Family offices and the ultra wealthy are piling into investments in European tech. It's another sign that the continent is becoming more like Silicon Valley.

wealthy

  • Europe has minted a new generation of tech millions
    after some notable IPOs and acquisitions. These wealthy founders
    are now re-investing their earnings back into the continent’s tech
    ecosystem.
  • Private wealth has doubled from $33 trillion in 2008 to
    $70 trillion in 2018 with some 92% of respondents saying they now
    invest in venture capital, according to a survey by London-based
    fund Talis Capital. 
  • Money committed to VC now outstrips real estate among
    ultra-high net worth individuals as they hunt for yield outside of
    traditional assets. 

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The young and ultra-wealthy want to pile their billions into
tech startups.

Research conducted by Dealroom.co for London-based fund Talis
Capital has found that increasing numbers of family offices and
ultra-high net worth individuals are committing larger proportions
of their finances towards European tech, via venture capital
funds.

It’s a sign that the continent’s ecosystem is becoming more like
Silicon Valley where millionaires and tech entrepreneurs are major
investors in new startup ventures.

Where previously Amazon founder Jeff Bezos invested in Uber and
Twitter, now European tech and other business founders may be
well-placed to fuel the next big thing. 

In the past decade, private wealth has doubled from $33 trillion
in 2008 to $70 trillion in 2018 with some 92% of respondents saying
they now invest in venture capital, according to a survey by Talis
Capital.

Talis Capital is a London-based venture capital fund which
invests on behalf of wealthy private individuals

TransferWise founders Kristo Käärmann and Taavet Hinrikus

This is down to a few reasons. One is that some traditional
types of investment don’t offer the same attractive returns that
they used to, such as property. Investors seeking higher returns
need to look at riskier models, such as venture capital.

“It’s a product of a hunt for yield in private markets and
investors turning away from traditional assets,” Vasile Foca,
cofounder and managing partner at Talis Capital, said in an
interview with Business Insider. 

Another reason is that successful exits by European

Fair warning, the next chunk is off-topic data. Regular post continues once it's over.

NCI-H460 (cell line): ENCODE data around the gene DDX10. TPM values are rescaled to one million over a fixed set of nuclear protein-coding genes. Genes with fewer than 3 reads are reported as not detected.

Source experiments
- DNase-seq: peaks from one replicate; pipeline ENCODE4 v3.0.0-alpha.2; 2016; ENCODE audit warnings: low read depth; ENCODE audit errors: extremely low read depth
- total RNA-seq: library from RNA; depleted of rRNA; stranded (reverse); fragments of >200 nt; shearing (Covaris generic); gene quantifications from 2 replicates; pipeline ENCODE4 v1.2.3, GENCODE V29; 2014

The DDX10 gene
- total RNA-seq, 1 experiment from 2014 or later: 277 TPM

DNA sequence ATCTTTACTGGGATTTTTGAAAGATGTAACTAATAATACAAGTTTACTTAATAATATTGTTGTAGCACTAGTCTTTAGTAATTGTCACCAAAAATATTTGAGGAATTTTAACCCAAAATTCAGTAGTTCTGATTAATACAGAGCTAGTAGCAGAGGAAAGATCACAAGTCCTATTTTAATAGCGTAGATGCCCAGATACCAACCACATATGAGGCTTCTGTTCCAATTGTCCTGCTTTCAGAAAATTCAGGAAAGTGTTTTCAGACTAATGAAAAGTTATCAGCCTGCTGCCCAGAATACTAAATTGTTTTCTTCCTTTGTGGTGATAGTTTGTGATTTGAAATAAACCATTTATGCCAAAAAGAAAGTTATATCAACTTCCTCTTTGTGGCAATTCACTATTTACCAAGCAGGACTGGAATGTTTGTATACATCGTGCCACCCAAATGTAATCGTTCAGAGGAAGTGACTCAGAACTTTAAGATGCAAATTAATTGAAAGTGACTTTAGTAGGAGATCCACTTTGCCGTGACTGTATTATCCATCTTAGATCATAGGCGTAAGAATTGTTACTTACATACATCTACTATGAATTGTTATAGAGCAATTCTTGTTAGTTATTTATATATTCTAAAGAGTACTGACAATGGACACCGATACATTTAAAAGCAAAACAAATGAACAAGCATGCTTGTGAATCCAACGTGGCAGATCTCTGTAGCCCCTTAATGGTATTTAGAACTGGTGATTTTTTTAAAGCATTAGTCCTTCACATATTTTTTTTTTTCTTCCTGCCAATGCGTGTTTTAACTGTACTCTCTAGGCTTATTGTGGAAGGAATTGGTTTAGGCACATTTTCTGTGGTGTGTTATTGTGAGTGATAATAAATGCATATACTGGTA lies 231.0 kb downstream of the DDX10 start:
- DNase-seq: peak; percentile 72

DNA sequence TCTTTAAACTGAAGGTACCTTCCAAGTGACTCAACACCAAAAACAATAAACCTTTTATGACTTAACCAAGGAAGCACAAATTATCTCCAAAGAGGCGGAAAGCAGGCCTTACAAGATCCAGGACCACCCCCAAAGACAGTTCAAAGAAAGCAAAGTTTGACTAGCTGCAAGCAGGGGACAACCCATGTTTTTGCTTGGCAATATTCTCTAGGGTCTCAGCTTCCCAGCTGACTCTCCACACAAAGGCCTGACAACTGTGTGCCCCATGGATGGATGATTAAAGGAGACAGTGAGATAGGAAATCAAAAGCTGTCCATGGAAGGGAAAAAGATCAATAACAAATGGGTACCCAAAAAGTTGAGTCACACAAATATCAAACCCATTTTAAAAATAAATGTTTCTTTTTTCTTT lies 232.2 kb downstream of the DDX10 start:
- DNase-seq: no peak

entrepreneurs have created new millionaires who want to put money
back into the ecosystem. A notable example in Europe is Skype
cofounder Niklas Zennstrom, who set up venture capital firm
Atomico.

iZettle, and Adyen are just some of the major European exits in
recent years while individual entrepreneurs such as TransferWise
cofounder Taavet Hinrikus have been notable investors across a
number of sectors. 

These newly wealthy entrepreneurs don’t account for all
ultra-high net worth individuals investing in venture capital, but
Talis believes they account for some of the shift.

Over the past five years, the number of individuals and families
using private wealth to directly participate in VC rounds in Europe
has grown five-fold to a record-breaking $5 billion. According to
the research, 2019 could yet beat that record.

In fact, Dealroom calculates that 20% of new venture capital
funds raised in Europe came from private limited partners and that
18% of the $28 billion investment in European startups in 2018 came
directly from private wealth.

Young, wealthy investors want to back tech

A survey of investors in the US with more than $25 million to
hand earlier this year found that the average age of wealthy
investors had dropped to 47, down from a previous 58. While
youthfulness doesn’t always scream tech savvy, it may well be
behind an adoption of hitherto tricky bets.


Research from BNP Paribas
found millennials are more than twice
as likely to invest in VC funds and startups than other age
groups. 

So-called digital natives are more interested in technology but
still need help with understanding venture capital as an asset
class, according to Matus Maar, cofounder and managing partner at
Talis Capital.

“Having more capital means European investors can make bold bets
like they can in the US or China,” Maar said. “The key is educating
investors as to how VC works as it has previously been quite opaque
and they need to understand the returns cycle is longer than other
assets.” 

Similarly, a lack of tech expertise makes it harder for first
time venture investors to do the necessary due diligence alone but
are still keen to be part of a an exciting part of the market.
Since 2013, tech exits in Europe have totalled $354 billion with
$115.5 billion worth of exits last year alone with Spotify’s $30
billion deal standing out. 

“Everyone knows you need to invest in tech and investors can see
that it’s not just the US that can create large companies in tech,”
Foca added.  

SEE ALSO: European
startups are being flooded with cash thanks to mega-rounds and US
giants hovering for deals


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Family offices and the ultra wealthy are piling into investments in European tech. It's another sign that the continent is becoming more like Silicon Valley.